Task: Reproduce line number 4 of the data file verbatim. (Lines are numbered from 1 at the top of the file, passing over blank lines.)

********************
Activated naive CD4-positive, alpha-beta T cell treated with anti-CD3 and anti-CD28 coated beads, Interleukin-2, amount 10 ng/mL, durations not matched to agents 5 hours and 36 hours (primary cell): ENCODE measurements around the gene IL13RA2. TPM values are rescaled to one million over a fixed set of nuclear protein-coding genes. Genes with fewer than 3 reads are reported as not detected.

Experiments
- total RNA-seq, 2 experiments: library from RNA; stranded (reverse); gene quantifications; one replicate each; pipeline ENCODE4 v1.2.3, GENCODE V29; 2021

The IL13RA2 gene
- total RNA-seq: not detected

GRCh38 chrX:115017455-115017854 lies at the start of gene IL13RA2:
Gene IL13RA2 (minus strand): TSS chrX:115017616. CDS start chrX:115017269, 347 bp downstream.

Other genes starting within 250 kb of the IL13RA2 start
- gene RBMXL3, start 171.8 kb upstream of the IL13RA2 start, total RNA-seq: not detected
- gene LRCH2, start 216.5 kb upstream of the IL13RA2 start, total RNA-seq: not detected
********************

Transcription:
The IL13RA2 gene